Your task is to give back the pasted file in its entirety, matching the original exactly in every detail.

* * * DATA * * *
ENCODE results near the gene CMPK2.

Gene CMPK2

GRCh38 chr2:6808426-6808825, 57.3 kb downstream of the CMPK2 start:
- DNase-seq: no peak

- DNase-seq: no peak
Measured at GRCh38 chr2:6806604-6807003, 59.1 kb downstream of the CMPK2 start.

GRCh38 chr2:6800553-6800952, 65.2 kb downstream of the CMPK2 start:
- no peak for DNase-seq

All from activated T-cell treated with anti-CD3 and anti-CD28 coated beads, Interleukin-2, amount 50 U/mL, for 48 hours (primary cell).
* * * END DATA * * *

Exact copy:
ENCODE results near the gene CMPK2.

Gene CMPK2

GRCh38 chr2:6808426-6808825, 57.3 kb downstream of the CMPK2 start:
- DNase-seq: no peak

- DNase-seq: no peak
Measured at GRCh38 chr2:6806604-6807003, 59.1 kb downstream of the CMPK2 start.

GRCh38 chr2:6800553-6800952, 65.2 kb downstream of the CMPK2 start:
- no peak for DNase-seq

All from activated T-cell treated with anti-CD3 and anti-CD28 coated beads, Interleukin-2, amount 50 U/mL, for 48 hours (primary cell).